Anyone with an addiction to Benzodiazepines, alternatively called benzos or downers, is likely to wrestle with a physiological dependence to the drug and experience a withdrawal syndrome marked by sleep disturbance, irritability, panic attacks and a host of perceptual changes. As such, benzodiazepine withdrawal challenges those starting their recovery journey in such a way that it’s advised they do so under medical supervision.
Benzodiazepine Withdrawal Symptoms
Benzos are depressants commonly prescribed to those diagnosed with anxiety disorders, insomnia or seizures. These were the most prescribed medications in the world back in the late 1970s, before selective serotonin reuptake inhibitors cut into their market share. Medical science recognizes benzodiazepine withdrawal syndrome by the following symptoms:
- Dry heaves
- Hand tremors
- Increased tension
- Muscular pain
- Panic attacks
- Perception variance
- Weight loss
Obviously, anxiety is both a condition treated with benzos and a symptom of benzo withdrawal. Perception variance, meanwhile, is the condition in which one’s senses don’t consistently perceive anything at the same level they normally would. This could be changes in how effectively the five senses operate, or it could alternatively be the brain’s inability to receive signals from them at a constant rate or quality. However, this doesn’t necessarily extend to the severity of hallucination.
Rare & Adverse Benzo Withdrawal
In rarer circumstances, the above symptoms may not be the full extent of what one would experience from benzodiazepine withdrawal. While those symptoms represent the clinically accepted norm for benzo withdrawal, other cases have reported different adverse reactions and effects.
These adverse reactions typically correlate with a high-dosage category of users. For them, benzodiazepine withdrawal can be more serious and more detrimental to their health. In particular, these users experience psychotic reactions and sometimes suffer seizures.
Even though benzodiazepines can put users through awful, gritty withdrawal, their overdose mortality rate isn’t that high on their own. However, this is primarily because three in four benzo overdose deaths involve opioids also.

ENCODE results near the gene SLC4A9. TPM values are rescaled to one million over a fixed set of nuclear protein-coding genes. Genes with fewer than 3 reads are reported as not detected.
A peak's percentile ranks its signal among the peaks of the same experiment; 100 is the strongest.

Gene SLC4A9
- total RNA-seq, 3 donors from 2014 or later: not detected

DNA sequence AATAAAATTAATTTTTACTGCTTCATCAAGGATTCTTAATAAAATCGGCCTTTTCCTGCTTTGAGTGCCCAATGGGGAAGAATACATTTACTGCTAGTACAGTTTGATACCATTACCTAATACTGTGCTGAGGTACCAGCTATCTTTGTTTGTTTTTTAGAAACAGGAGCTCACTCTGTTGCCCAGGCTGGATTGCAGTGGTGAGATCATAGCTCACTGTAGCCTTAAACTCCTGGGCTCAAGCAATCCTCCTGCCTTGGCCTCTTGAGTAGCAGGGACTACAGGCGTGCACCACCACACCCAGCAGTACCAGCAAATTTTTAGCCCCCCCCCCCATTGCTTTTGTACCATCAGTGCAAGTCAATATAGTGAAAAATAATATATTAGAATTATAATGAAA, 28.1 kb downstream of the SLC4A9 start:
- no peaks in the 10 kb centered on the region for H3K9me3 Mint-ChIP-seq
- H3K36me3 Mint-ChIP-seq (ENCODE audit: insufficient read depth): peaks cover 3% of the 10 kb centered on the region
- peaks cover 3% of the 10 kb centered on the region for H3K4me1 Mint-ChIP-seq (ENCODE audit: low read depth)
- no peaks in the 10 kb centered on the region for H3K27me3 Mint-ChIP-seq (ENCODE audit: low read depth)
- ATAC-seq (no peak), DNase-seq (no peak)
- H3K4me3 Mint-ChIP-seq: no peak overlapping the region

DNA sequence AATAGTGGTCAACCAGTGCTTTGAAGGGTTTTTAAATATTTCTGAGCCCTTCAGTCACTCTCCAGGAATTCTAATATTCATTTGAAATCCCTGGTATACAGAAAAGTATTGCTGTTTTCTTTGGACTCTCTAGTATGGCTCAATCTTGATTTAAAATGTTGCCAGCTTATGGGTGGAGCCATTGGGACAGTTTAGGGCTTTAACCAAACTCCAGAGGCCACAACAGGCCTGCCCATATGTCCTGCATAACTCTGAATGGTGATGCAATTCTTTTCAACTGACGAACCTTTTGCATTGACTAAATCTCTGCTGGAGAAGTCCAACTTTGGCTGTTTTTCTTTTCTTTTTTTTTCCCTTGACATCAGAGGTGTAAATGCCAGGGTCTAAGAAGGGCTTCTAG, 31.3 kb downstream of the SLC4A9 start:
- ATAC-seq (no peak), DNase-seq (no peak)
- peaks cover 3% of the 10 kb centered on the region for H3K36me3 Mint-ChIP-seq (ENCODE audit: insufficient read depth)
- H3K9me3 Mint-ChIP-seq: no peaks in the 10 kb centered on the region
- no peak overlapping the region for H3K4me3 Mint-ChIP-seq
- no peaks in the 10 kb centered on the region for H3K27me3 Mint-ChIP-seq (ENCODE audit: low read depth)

3 Patterns for Benzodiazepine Withdrawal Symptoms
There are a number of symptomatic patterns that have been linked to benzodiazepine withdrawal syndrome. The most common pattern is the ephemeral rebound, which is a brief bout with anxiety and insomnia. It starts within the first four days of discontinuation. How fast the onset comes is based on the half-life of the specific variant of benzodiazepine taken.
A less common pattern is more often viewed as “full-blown withdrawal,” though. This pattern typically sets in around the same time based on the version of benzos taken, but it lasts anywhere from 1.5 to 2 weeks.
Lastly, a third pattern proves least common. It defeats the purpose of having ever taken the drug in the first place. It presents as a return of anxiety symptoms, which then last until some kind of treatment can be administered to counteract the effects. In other words, without some form of medical intervention, this form of benzodiazepine withdrawal syndrome isn’t going anywhere.
Medical Mysteries of Benzodiazepine Dependence
It’s well understood that with benzodiazepines, as with many other medications, physiological dependence is a possible, adverse outcome to afflict those prescribed prolonged treatment regimens. Even though they’re on a therapeutic dose prescribed by a physician, that prescription assumes a slight risk because of this potential.
What’s worse: it’s difficult even for medical scientists to discern what proportion of patients are even predisposed toward or likely to experience benzodiazepine withdrawal. The industry also struggles to discern, therefore, how much the risk for anyone to develop physiological dependence is based on the minimum duration of exposure to the drug. They can’t pin it to a dosage level either. The available data today suggests that it’s an entirely case-by-case basis, unique to the individual.
What’s most concerning about this for users is that this means no one can have any assurance that they won’t or haven’t developed a problem. Likewise, they also have no way of knowing for sure that they won’t experience withdrawal symptoms if and when they quit.
Should You Go to Detox for Benzo Withdrawal?
Yes. Starting your withdrawal from benzos at a certified detox facility puts you in the safest environment. It should be noted that alcohol dependence has been correlated with increased risk of benzodiazepine dependence. The same can be said of dependence on other sedatives, too. If you’re banking on being able to casually use benzos without getting addicted, you may already have a problem. You’re also likely to develop withdrawal syndrome when you quit.
However, it’s important that you free yourself of addiction if that’s your situation. The drug represents not only a somewhat exorbitant, recurring cost but also a threat to your health. Reach out to Landmark Recovery or call 888.448.0302.
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